Blue Angels, John Stamos … and tanks? Trump’s July 4th celebration takes shape
From his now-famous Trump Tower escalator ride to announce his 2016 campaign to last weekend’s historic saunter into North Korea, President Trump has never been one to shy away from a spectacle. And the president, in full executive producer mode, is similarly putting his mark on this week’s Fourth of July festivities in Washington, D.C.
They will feature a demonstration by the U.S. Navy’s Blue Angels flight squadron, a star-studded musical event hosted by ’90s heartthrob John Stamos, around $750,000 worth of fireworks being set off and, if the president gets his way, a display of Abrams tanks and other armored military vehicles lining the National Mall.
This, in addition to an address by Trump himself.
“This is going to be a fantastic Fourth of July with increased access across the National Mall for the public to enjoy music, flyovers, a spectacular fireworks display, and an address by our Commander-in-Chief,” Secretary of the Interior David Bernhardt said in a statement.
Bernhardt added: “We received an extraordinary donation for a phenomenal fireworks display, and our colleagues from the Department of Defense will be providing a one-of-a-kind music and air power experience including a flight demonstration from the Blue Angels.”
While Trump’s “Salute to America” is meant to be a grandiose celebration of the country and military, it’s generated plenty of criticism in the capital as Democrats accuse him of going over the top and exploiting the celebration for political purposes.
And confusion has marked the weeks and months leading up to the affair, with some plans still up in the air as officials scramble to finalize details before the Fourth of July.
One of the biggest questions still be answered is whether or not those tanks can be placed on the National Mall.
According to The Washington Post, Trump became enamored with the idea of a military-style parade after witnessing France’s Bastille Day celebration and only begrudgingly backed off plans for a similar parade for Veterans Day in 2018 after Washington officials complained about the costs and potential road damage from military vehicles.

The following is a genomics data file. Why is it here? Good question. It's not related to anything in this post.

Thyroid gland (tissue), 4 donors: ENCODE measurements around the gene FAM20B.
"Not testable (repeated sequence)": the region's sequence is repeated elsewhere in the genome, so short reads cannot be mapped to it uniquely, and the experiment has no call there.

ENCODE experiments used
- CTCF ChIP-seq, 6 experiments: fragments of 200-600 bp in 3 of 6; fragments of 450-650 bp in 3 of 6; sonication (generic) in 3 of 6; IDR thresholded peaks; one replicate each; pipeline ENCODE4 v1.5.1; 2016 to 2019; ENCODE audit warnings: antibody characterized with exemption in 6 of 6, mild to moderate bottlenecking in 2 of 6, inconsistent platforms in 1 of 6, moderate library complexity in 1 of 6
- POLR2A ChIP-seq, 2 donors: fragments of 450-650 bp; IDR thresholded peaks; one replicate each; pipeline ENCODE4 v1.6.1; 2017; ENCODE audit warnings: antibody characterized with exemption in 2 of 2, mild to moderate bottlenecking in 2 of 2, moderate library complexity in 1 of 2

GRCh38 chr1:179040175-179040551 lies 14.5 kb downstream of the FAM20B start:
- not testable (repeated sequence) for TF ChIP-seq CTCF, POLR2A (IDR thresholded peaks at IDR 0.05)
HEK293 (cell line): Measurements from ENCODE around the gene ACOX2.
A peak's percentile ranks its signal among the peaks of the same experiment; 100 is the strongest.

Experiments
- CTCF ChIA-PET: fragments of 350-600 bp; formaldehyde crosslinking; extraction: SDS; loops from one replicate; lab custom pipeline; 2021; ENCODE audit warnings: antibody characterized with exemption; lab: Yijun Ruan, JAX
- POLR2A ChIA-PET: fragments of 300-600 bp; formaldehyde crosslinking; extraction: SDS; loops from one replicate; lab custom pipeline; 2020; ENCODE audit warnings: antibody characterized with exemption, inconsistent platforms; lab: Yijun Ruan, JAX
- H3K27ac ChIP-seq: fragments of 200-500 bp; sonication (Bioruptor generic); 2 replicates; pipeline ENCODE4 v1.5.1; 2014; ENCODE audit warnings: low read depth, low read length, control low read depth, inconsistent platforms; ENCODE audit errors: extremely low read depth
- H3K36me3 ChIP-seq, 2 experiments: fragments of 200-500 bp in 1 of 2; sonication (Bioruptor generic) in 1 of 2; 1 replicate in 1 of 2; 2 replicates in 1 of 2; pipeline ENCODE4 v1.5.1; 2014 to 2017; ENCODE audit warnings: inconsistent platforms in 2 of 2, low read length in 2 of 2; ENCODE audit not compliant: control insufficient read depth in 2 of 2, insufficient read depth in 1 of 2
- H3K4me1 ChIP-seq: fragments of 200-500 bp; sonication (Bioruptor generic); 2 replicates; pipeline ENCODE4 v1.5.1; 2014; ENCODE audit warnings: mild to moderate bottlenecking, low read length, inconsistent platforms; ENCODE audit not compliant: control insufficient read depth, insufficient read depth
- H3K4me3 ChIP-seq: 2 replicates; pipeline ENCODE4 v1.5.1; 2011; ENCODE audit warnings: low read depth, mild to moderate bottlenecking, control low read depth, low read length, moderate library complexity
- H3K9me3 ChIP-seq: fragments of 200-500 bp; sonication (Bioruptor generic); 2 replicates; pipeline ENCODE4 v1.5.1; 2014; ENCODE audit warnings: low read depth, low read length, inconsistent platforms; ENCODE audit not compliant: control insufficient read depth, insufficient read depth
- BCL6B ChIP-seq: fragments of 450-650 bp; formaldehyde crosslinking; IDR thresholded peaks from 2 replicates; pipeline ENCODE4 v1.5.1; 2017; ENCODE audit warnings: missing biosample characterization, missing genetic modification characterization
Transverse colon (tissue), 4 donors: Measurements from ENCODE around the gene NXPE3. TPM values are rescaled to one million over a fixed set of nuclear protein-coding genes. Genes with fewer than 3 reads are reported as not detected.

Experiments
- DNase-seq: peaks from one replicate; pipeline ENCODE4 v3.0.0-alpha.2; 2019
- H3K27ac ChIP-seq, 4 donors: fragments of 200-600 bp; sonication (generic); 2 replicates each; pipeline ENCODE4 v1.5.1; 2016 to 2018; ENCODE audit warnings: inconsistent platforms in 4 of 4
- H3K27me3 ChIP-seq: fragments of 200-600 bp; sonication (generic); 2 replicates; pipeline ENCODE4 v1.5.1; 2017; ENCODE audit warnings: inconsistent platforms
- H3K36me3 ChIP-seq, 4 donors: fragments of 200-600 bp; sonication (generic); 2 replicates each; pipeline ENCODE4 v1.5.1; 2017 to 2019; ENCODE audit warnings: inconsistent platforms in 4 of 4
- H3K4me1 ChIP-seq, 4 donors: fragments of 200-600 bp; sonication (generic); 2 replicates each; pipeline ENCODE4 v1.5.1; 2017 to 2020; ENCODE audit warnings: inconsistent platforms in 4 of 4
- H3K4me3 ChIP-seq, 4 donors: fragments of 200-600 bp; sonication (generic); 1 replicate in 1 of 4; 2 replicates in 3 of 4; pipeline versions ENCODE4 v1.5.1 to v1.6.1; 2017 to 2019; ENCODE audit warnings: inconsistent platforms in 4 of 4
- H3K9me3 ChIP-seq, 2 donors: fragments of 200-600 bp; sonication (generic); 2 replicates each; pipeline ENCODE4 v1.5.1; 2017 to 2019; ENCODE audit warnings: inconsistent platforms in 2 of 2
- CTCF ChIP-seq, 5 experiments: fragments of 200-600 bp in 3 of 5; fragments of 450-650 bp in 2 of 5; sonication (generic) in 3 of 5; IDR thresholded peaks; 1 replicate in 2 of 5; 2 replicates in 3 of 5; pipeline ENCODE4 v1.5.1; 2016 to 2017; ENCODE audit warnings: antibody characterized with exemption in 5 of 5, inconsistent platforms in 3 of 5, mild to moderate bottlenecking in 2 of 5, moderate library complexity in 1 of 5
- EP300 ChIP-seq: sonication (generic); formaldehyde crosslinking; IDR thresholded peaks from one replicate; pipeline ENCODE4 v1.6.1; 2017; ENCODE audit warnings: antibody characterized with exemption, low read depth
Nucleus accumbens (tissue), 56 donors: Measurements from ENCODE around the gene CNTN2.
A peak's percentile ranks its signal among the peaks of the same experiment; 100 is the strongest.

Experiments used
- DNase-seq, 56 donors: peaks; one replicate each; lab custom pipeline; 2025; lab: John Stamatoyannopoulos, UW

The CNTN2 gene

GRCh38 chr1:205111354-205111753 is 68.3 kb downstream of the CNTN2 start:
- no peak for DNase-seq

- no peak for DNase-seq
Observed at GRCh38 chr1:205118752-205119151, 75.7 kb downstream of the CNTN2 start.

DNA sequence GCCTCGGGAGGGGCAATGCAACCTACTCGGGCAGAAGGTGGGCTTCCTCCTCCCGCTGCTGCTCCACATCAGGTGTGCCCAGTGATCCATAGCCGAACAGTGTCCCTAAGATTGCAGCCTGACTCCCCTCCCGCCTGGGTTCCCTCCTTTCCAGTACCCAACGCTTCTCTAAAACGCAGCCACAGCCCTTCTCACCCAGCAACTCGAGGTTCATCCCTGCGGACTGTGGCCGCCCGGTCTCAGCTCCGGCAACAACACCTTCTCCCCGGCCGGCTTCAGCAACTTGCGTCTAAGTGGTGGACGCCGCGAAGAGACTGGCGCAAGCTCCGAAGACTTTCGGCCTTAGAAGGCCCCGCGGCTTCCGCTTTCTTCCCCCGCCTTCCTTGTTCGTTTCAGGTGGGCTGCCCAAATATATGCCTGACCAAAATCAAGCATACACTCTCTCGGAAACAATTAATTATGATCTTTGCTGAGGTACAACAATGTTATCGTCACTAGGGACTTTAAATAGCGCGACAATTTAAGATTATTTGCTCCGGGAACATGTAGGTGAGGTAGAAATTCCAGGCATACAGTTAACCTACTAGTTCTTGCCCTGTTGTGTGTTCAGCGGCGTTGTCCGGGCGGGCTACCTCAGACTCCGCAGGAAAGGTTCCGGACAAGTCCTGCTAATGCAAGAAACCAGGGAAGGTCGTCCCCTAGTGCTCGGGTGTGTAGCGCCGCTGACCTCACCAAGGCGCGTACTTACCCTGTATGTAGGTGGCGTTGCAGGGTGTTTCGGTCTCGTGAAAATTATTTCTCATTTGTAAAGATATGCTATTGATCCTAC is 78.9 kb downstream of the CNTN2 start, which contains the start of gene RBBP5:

A single armored military vehicle can weigh in excess of 60 tons and the heavy tracks on Abrams tanks can wreak havoc on asphalt.
Trump, however, seems undeterred and Pentagon officials told the Post that they are discussing the possibility of having static displays of the armored vehicles in place for the Independence Day celebrations.
Officials are also still working on a distribution system for tickets to the VIP section for the event and how to deal with the expected crowds.
The tanks and tickets may be figuratively up in the air for the Fourth of July, but what will actually be in the skies are the fireworks — a lot of them.
With $750,000 worth of fireworks donated on top of the approximate $271,000 worth generally allocated for the Fourth of July events, administration officials say that this year’s display will be roughly twice as long as last year’s and will include a number of new elements, such as an enormous American flag and the words “U.S.A.” spelled out in the sky.
Along with the aerial demonstrations, fireworks and other festivities, the president will make an address to the nation before Stamos — who hosted last year’s festivities as well — kicks off “an all-star salute to America’s 243rd birthday” that includes performances by singer-songwriter Carole King, actress and singer Vanessa Williams, pop star Colbie Caillat and a special appearance by the Sesame Street Muppets.
Trump’s critics are upset at his changes to the celebration, especially the additional cost to taxpayers and the president’s slated address to the nation from the Lincoln Memorial.
“President Trump’s efforts to insert politics into a celebration of our nation’s history is extremely alarming,” House Majority Leader Steny Hoyer, D-Md., said in a statement last month. “Forcing taxpayers to foot the bill for what amounts to a political rally is irresponsible and a misuse of funds. I strongly urge the president to reconsider his proposed event.”
Hoyer is among several House Democrats who wrote a letter to Trump on June 6 asking him to abandon his plans, saying they worry it will “create the appearance of a televised, partisan campaign rally on the Mall at public expense.” In asking the president to reconsider, Democrats accused him of wanting to make the event about himself.
Fox News’ Brooke Singman contributed to this report.